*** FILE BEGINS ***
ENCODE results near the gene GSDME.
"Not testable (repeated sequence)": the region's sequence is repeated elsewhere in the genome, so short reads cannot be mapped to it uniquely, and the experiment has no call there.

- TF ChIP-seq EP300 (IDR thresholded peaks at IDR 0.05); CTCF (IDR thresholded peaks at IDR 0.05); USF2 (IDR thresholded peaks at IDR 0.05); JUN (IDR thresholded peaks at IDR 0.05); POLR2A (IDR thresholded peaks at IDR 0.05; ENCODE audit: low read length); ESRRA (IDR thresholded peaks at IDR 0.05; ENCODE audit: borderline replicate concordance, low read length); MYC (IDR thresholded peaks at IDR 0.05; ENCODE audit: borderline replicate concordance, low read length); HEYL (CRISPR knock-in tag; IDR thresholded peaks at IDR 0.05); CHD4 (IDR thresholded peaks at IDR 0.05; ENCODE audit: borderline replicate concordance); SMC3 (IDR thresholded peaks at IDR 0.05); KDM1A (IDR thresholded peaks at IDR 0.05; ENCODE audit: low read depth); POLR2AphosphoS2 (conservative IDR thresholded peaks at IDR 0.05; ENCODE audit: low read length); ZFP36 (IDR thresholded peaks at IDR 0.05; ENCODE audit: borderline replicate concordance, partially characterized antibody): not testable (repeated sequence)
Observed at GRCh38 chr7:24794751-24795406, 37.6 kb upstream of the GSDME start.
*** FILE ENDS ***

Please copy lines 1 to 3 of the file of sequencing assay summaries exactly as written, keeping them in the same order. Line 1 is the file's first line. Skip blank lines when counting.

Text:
ENCODE results near the gene GSDME.
"Not testable (repeated sequence)": the region's sequence is repeated elsewhere in the genome, so short reads cannot be mapped to it uniquely, and the experiment has no call there.

- TF ChIP-seq EP300 (IDR thresholded peaks at IDR 0.05); CTCF (IDR thresholded peaks at IDR 0.05); USF2 (IDR thresholded peaks at IDR 0.05); JUN (IDR thresholded peaks at IDR 0.05); POLR2A (IDR thresholded peaks at IDR 0.05; ENCODE audit: low read length); ESRRA (IDR thresholded peaks at IDR 0.05; ENCODE audit: borderline replicate concordance, low read length); MYC (IDR thresholded peaks at IDR 0.05; ENCODE audit: borderline replicate concordance, low read length); HEYL (CRISPR knock-in tag; IDR thresholded peaks at IDR 0.05); CHD4 (IDR thresholded peaks at IDR 0.05; ENCODE audit: borderline replicate concordance); SMC3 (IDR thresholded peaks at IDR 0.05); KDM1A (IDR thresholded peaks at IDR 0.05; ENCODE audit: low read depth); POLR2AphosphoS2 (conservative IDR thresholded peaks at IDR 0.05; ENCODE audit: low read length); ZFP36 (IDR thresholded peaks at IDR 0.05; ENCODE audit: borderline replicate concordance, partially characterized antibody): not testable (repeated sequence)